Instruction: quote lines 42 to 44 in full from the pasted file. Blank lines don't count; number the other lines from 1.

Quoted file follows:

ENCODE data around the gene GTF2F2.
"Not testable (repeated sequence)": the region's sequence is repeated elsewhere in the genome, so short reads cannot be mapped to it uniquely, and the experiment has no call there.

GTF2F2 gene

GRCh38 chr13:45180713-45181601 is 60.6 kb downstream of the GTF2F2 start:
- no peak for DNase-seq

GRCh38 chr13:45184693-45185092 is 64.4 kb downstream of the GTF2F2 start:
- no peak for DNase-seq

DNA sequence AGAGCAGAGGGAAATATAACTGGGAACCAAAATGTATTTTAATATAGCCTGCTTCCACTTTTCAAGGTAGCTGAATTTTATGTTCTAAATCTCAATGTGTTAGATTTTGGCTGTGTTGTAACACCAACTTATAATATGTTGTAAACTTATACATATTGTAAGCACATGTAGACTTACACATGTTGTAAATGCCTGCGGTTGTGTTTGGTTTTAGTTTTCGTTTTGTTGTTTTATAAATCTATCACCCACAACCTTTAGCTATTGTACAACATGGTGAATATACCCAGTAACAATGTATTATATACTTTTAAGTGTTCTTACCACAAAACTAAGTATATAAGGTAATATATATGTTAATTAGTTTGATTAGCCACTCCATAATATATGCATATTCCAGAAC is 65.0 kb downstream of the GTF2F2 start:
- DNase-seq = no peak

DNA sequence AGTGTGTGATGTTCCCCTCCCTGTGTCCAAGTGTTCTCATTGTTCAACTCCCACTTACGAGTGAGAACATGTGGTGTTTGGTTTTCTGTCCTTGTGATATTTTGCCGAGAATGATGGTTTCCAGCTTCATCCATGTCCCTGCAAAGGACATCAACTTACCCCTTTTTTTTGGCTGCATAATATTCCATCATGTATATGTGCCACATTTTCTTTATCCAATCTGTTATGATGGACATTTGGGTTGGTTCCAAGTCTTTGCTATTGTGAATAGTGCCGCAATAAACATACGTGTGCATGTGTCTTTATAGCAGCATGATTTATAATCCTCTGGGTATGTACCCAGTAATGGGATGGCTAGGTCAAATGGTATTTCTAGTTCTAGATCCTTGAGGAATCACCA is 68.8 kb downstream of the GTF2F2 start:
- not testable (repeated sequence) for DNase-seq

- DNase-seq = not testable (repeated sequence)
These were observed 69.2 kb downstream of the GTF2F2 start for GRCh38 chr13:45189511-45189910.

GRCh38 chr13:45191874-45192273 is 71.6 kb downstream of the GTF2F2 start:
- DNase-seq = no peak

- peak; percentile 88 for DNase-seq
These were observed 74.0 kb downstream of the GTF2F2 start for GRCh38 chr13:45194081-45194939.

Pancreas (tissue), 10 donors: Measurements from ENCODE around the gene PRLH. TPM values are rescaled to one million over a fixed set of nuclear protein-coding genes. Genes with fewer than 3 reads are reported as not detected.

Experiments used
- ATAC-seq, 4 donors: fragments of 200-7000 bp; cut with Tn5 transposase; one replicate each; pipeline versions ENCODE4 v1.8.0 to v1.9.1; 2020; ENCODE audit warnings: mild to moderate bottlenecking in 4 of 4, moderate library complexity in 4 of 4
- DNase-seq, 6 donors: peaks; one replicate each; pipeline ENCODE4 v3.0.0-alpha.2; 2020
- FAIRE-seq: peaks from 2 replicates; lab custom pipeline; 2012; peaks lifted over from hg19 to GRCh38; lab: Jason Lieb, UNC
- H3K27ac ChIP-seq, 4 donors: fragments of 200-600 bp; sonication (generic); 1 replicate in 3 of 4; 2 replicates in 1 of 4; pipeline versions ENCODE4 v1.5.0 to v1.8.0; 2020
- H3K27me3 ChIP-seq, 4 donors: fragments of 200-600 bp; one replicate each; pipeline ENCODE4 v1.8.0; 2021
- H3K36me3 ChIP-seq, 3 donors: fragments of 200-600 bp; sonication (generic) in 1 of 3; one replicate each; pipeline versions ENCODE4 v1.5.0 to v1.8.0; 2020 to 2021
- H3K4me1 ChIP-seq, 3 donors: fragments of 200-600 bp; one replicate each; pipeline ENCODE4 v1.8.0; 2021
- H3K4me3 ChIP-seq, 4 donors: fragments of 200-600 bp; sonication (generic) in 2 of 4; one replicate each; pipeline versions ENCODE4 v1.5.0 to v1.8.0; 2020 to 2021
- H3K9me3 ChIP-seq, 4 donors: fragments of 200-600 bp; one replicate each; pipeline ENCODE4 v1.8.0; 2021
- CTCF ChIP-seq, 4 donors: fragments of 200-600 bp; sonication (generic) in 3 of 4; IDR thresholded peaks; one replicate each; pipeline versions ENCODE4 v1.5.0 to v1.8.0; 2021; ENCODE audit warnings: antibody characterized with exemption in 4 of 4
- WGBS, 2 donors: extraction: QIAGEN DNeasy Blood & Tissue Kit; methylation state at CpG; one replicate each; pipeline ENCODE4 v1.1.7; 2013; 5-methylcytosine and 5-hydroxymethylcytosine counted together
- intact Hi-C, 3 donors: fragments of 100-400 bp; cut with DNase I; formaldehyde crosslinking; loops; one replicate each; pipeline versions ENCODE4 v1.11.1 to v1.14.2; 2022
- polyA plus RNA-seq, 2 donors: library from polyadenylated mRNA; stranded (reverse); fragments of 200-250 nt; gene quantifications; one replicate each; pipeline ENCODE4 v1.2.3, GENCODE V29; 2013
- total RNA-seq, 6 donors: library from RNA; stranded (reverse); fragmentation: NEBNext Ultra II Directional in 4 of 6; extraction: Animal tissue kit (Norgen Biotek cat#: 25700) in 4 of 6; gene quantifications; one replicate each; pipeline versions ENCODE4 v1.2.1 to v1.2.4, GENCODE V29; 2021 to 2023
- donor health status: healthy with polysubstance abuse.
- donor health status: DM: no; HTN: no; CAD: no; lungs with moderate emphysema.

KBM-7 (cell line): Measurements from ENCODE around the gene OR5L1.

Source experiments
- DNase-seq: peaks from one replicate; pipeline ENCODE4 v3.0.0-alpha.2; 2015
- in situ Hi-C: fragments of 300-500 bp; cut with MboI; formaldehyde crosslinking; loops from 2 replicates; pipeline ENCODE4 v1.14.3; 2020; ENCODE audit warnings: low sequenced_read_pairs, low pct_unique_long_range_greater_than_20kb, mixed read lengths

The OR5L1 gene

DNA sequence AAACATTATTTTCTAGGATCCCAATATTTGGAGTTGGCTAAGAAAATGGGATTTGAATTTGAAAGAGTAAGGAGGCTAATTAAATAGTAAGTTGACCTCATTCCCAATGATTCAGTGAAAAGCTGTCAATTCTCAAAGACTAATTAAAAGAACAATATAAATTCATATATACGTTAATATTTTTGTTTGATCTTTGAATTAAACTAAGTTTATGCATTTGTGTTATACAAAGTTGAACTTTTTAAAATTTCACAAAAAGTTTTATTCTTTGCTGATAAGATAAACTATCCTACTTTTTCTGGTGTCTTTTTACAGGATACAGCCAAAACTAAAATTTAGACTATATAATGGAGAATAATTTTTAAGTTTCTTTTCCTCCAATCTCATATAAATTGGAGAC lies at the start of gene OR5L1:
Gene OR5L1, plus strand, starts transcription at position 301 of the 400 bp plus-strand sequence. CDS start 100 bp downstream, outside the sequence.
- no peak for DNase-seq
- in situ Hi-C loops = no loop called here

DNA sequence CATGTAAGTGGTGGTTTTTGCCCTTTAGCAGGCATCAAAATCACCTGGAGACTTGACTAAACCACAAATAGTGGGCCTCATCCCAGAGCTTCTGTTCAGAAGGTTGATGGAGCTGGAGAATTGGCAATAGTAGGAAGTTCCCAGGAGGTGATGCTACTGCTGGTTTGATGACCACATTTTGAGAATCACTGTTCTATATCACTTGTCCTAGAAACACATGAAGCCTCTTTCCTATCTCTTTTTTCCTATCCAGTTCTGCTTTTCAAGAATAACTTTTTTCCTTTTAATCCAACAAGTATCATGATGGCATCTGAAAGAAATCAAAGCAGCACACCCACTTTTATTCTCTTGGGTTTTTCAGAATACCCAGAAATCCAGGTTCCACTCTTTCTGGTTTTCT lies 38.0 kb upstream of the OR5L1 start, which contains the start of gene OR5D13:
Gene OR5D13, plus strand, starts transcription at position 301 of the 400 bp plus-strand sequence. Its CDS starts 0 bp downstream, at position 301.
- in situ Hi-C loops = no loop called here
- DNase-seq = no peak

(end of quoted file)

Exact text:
Gene OR5L1, plus strand, starts transcription at position 301 of the 400 bp plus-strand sequence. CDS start 100 bp downstream, outside the sequence.
- no peak for DNase-seq
- in situ Hi-C loops = no loop called here